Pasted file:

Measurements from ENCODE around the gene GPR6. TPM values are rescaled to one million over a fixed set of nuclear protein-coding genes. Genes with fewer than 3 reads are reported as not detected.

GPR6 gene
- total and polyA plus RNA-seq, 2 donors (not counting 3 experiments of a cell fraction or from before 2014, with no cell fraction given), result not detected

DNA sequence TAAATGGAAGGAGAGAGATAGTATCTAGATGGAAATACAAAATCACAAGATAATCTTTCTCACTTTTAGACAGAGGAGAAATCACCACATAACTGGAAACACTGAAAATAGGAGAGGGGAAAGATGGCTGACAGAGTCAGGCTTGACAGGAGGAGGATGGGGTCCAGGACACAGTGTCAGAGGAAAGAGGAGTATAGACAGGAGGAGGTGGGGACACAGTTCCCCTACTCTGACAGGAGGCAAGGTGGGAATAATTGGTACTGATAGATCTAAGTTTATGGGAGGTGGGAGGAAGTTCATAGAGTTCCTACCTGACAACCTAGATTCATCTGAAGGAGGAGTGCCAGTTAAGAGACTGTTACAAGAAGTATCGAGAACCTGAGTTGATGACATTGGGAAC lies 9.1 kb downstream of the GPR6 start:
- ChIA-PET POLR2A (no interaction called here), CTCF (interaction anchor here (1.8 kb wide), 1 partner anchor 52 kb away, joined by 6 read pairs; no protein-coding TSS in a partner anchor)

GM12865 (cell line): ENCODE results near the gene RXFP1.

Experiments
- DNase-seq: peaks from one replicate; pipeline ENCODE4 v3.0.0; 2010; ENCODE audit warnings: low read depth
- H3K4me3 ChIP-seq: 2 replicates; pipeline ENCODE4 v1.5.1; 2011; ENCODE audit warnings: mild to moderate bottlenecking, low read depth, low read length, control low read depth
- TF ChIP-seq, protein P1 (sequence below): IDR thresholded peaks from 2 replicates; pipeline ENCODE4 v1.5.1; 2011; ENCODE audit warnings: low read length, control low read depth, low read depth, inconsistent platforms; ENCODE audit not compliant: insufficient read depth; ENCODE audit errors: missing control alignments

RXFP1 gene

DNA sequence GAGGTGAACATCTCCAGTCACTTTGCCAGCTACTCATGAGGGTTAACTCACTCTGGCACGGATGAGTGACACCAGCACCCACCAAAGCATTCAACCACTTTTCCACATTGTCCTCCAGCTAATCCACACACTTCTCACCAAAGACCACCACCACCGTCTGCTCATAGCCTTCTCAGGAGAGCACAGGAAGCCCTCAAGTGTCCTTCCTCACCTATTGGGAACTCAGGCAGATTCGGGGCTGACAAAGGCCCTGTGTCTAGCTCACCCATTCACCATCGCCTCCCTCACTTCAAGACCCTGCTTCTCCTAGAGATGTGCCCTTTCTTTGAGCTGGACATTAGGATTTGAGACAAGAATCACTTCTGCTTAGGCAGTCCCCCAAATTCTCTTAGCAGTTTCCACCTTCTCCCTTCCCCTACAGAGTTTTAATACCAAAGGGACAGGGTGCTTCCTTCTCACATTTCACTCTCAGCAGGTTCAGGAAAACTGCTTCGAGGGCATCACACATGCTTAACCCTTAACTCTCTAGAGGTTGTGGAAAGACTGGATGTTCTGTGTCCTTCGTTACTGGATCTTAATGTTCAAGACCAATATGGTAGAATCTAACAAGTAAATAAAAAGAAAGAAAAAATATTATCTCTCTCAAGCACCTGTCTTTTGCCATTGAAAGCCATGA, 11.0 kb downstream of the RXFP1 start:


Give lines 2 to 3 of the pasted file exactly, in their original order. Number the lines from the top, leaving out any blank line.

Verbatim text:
GPR6 gene
- total and polyA plus RNA-seq, 2 donors (not counting 3 experiments of a cell fraction or from before 2014, with no cell fraction given), result not detected